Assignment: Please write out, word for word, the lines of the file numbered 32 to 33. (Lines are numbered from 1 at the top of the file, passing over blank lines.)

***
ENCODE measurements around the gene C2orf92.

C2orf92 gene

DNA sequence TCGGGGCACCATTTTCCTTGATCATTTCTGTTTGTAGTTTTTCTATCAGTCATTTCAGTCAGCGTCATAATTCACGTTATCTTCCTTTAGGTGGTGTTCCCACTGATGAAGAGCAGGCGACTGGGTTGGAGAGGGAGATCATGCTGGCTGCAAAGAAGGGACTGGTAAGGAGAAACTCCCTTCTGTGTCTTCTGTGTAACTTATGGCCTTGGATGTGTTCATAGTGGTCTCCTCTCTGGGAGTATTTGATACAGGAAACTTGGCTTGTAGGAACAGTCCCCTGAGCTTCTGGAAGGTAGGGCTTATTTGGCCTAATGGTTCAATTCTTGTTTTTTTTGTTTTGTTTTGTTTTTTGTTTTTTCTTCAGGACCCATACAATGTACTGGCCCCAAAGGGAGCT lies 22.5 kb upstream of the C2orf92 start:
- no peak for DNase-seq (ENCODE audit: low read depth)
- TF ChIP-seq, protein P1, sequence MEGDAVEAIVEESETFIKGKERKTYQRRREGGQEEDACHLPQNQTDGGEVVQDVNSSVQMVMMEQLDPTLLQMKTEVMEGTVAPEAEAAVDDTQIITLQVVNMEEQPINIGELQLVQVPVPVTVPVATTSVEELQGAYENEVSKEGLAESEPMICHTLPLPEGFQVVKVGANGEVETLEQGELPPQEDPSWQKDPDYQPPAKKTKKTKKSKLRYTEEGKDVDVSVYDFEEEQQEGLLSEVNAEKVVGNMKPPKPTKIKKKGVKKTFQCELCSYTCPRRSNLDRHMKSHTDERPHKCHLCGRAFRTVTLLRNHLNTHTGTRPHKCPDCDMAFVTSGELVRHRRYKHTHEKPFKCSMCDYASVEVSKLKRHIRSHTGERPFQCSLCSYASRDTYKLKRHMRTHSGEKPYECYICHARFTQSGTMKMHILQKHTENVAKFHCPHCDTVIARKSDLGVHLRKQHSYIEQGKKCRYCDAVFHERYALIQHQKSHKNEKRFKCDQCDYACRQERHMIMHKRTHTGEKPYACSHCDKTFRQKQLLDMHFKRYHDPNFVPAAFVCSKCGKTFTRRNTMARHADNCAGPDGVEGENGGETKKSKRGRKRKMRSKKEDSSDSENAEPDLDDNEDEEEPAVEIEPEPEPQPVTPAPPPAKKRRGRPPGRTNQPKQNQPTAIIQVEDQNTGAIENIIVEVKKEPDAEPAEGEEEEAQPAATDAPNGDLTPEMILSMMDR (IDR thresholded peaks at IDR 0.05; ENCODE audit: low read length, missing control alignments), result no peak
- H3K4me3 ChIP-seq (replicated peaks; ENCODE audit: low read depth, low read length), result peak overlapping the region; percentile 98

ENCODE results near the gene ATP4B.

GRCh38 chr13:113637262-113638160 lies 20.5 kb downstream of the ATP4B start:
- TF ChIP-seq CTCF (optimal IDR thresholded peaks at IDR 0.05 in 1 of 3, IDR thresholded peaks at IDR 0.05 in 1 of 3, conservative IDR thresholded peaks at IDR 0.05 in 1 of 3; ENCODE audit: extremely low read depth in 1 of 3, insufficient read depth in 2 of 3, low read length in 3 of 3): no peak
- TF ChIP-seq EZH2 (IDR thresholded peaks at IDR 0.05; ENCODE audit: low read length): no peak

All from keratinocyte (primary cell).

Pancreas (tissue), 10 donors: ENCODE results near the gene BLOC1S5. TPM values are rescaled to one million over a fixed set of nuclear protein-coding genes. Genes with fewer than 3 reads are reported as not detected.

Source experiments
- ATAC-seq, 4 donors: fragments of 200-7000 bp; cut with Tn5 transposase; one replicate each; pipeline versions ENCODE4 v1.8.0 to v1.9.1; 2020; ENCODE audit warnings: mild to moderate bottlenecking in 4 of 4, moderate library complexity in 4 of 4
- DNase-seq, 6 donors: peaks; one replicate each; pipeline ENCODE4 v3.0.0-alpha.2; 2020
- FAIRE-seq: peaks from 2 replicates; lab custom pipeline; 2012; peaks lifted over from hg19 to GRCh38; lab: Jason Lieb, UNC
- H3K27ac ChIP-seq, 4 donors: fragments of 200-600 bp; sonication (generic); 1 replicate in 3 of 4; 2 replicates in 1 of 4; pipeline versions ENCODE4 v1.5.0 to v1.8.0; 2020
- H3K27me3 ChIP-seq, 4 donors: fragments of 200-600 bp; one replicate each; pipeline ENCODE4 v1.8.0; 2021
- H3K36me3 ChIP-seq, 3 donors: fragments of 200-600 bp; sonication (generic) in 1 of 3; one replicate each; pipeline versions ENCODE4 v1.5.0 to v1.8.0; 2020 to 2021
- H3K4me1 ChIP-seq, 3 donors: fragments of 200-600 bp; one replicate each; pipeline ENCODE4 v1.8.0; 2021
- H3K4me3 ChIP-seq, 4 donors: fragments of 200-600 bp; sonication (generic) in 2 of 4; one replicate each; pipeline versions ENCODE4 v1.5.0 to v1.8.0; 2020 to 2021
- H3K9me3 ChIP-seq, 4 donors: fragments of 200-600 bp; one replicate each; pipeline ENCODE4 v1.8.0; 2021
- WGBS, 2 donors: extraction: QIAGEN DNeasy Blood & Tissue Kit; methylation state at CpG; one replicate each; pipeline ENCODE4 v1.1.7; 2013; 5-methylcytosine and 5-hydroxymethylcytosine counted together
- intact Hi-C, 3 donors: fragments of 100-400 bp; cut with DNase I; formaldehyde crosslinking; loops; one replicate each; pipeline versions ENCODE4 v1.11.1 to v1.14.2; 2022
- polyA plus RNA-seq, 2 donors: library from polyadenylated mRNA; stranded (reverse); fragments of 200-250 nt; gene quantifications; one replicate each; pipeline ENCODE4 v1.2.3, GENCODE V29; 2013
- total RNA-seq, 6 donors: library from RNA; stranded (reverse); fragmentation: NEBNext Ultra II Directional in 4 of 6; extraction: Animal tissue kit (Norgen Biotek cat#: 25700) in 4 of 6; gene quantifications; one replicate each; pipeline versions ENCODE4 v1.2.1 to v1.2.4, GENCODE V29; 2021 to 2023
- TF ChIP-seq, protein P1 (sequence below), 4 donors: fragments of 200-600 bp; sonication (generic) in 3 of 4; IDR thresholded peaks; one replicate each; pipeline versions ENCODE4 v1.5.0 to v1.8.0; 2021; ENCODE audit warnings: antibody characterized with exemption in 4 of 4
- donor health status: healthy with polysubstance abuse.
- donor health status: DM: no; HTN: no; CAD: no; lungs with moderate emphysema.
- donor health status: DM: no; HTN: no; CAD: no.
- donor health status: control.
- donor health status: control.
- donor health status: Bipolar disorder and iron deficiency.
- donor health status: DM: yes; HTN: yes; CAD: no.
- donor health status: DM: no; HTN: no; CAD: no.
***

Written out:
- donor health status: control.
- donor health status: Bipolar disorder and iron deficiency.